A molecular signature for aggressive-variant prostate carcinoma can predict which men with castration-resistant prostate cancer will benefit from cabazitaxel with or without carboplatin.
A molecular signature for aggressive-variant prostate carcinoma (AVPC-MS) can predict which men with castration-resistant prostate cancer (CRPC) will benefit from cabazitaxel with or without carboplatin, and does so better than clinically defined AVPC, according to findings from a randomized phase II study (abstract 5013) presented at the 2017 American Society of Clinical Oncology (ASCO) Annual Meeting, held June 2–6 in Chicago.
“The AVPC-MS identifies a subset of men platinum-sensitive CRPC tumors,” reported lead study author Ana M. Aparicio, MD, of The University of Texas MD Anderson Cancer Center, Houston. “These findings should serve as the foundation for a therapeutically relevant classification of prostate cancer.”
AVPC represents a subset of prostate cancers that “share the clinical, therapy response and molecular profiles of the small cell prostate carcinomas, a histological variant of the disease that responds poorly to androgen receptor directed therapies,” Dr. Aparicio explained.
AVPC have a molecular signature (AVPC-MS) defined as ≥ 2 tumor suppressor mutations in Tp53, RB1 and/or PTEN as determined using immunohistochemistry or genomic sequencing analyses. The researchers sought to evaluate whether or not this AVPC-MS predicted outcomes for patients treated with platinum-based chemotherapy.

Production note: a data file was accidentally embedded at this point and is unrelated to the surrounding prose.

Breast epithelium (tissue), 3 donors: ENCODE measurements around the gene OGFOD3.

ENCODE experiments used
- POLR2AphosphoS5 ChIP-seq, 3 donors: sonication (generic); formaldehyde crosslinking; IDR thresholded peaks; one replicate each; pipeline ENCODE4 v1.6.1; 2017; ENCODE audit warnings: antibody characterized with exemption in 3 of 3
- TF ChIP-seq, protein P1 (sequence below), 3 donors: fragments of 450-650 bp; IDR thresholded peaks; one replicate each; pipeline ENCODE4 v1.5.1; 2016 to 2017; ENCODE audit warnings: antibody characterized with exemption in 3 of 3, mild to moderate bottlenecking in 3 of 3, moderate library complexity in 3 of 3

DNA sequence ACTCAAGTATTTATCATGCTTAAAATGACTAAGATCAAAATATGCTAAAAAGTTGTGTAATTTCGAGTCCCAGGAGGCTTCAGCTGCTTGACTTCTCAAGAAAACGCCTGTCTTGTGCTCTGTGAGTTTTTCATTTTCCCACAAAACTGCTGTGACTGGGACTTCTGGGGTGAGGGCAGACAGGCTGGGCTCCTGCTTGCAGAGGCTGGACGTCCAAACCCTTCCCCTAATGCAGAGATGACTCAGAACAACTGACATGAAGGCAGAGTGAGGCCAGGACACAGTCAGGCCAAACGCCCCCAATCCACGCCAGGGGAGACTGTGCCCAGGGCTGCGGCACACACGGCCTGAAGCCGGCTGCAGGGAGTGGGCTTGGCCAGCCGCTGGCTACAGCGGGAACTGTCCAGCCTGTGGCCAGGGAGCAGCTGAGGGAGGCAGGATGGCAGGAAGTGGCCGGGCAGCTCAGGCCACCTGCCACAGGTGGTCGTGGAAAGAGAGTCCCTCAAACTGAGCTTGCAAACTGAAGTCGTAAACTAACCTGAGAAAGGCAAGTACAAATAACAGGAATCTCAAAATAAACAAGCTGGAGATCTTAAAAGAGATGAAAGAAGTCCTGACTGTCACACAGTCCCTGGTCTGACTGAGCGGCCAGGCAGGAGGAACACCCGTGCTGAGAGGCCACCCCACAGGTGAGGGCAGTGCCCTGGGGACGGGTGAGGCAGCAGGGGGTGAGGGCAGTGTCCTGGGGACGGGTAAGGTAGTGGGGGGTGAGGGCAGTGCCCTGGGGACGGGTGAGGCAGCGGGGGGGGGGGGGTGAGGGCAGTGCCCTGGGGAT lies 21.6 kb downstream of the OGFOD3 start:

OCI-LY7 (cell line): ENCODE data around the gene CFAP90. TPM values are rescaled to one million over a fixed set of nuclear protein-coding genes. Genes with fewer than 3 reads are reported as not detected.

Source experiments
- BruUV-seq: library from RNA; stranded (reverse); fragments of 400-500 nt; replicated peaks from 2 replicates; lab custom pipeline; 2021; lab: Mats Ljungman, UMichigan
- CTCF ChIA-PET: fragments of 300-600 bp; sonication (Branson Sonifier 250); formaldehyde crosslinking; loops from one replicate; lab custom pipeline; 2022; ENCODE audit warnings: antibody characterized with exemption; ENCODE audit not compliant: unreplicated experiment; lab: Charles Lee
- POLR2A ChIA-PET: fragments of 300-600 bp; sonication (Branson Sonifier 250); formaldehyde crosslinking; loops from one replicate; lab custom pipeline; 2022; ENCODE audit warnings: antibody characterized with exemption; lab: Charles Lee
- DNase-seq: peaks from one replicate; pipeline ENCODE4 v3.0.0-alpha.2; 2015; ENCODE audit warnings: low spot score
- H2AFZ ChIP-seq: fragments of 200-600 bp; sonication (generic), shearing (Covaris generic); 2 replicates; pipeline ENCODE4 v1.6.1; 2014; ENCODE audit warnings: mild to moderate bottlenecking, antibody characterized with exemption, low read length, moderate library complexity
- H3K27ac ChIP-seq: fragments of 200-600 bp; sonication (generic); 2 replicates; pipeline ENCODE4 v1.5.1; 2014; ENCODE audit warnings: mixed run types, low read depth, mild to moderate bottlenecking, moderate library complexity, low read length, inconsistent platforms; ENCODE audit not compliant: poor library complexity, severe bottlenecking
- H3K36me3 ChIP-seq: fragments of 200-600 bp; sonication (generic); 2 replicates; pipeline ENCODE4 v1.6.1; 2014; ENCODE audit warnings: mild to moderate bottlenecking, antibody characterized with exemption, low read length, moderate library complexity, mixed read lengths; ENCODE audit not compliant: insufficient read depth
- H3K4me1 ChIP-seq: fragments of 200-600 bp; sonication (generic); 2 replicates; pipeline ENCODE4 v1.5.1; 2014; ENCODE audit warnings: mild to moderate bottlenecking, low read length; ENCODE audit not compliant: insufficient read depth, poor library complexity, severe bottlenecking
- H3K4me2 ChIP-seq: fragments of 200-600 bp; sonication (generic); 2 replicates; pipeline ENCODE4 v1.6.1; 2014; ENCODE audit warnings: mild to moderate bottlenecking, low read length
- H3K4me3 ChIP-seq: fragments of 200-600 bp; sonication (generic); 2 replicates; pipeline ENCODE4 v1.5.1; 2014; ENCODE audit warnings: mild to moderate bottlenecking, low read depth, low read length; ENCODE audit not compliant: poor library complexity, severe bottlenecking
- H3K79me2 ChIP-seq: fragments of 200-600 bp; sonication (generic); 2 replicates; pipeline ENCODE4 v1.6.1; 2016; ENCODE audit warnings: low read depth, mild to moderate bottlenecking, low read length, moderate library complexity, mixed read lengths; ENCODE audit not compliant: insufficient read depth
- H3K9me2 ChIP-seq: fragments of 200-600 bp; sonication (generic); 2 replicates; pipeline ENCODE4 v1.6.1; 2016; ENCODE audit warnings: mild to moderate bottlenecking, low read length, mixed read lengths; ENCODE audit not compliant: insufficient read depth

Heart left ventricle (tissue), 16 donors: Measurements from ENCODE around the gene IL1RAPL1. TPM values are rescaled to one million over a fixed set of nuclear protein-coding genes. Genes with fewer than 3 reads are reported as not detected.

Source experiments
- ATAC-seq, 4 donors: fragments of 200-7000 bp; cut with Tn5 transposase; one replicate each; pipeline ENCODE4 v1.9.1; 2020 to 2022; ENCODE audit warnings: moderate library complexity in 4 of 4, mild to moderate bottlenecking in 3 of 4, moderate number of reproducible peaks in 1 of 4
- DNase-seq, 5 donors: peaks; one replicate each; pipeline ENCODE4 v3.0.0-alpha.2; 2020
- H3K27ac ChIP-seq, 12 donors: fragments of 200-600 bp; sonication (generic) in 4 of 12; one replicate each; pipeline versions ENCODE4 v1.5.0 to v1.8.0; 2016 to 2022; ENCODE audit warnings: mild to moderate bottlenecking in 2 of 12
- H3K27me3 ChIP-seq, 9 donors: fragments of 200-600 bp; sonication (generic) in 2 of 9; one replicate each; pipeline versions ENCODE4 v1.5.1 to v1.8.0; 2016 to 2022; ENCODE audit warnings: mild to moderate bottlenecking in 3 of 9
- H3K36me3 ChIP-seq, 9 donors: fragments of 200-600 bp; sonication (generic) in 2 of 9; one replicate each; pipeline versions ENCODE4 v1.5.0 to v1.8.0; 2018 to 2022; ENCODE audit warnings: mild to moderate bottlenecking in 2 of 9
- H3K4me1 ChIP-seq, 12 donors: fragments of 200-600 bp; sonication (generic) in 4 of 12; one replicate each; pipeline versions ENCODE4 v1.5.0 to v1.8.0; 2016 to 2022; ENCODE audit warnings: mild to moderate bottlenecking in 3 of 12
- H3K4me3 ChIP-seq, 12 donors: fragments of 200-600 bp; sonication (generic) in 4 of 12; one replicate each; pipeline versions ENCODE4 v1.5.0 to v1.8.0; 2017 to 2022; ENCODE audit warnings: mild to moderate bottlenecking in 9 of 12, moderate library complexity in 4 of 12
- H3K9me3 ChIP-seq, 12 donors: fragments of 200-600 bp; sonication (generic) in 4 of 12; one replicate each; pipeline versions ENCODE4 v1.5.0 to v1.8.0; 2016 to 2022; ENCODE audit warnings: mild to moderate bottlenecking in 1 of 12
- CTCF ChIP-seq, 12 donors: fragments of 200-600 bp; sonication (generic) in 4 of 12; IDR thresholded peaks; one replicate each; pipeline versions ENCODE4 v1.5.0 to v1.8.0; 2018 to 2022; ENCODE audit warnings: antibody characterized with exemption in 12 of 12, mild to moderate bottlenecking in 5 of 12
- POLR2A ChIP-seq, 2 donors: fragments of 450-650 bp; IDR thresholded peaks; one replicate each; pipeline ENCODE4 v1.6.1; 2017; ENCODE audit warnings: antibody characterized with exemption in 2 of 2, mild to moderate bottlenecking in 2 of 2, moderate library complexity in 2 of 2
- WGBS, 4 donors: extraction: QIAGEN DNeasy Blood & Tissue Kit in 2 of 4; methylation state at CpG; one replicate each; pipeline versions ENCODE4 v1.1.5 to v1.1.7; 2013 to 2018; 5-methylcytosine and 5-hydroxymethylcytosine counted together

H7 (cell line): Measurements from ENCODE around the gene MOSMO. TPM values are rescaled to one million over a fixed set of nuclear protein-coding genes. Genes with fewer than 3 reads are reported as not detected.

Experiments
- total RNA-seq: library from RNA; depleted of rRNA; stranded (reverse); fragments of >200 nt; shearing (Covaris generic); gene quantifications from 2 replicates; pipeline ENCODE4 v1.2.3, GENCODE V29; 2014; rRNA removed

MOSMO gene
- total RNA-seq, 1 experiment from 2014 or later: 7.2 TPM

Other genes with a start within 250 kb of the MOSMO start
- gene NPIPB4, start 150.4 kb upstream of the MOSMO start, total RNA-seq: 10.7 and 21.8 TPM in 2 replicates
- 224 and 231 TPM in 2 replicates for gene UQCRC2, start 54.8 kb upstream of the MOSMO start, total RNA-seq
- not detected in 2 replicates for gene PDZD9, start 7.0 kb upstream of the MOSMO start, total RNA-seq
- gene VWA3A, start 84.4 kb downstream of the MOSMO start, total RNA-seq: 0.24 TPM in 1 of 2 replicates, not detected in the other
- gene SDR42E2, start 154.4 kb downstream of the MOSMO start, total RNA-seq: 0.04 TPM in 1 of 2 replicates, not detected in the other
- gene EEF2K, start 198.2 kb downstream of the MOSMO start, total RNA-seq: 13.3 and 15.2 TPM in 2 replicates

They randomly assigned 160 men with metastatic castration-resistant prostate cancer to receive intravenous cabazitaxel (25 mg/m2) with or without carboplatin (AUC 4) every 21 days with growth factor, until patients reached 10 cycles or experienced unacceptable toxicity or disease progression. Patients underwent imaging examinations every other cycle. Tumor samples were obtained from 65 of the study participants and these were tested for Tp53, RB1, PTEN, AR-N terminus, AR-C terminus, and Ki67. Tumor DNA was also retrieved for sequencing from 27 tumor biopsies and 70 patient plasma samples.
Adding carboplatin to cabazitaxel therapy was safe and improved progression-free survival (PFS) and response rates among study participants overall, the researchers confirmed.
At a median follow-up of 21.6 months, median PFS in the overall population (n = 160) was 4.6 months (95% CI, 3.5–5.8) with cabazitaxel vs 7.4 months (95% CI, 5.6–8.3) with cabazitaxel/carboplatin (P = .004).
The AVPC-MS was predictive of treatment outcome. Men with AVPC-MS tumors saw a median PFS of 4.5 months on cabazitaxel and 8 months with cabazitaxel and carboplatin (P = .0036), compared with 6.8 months and 5.4 months, respectively, among men with AVPC-MS-negative tumors.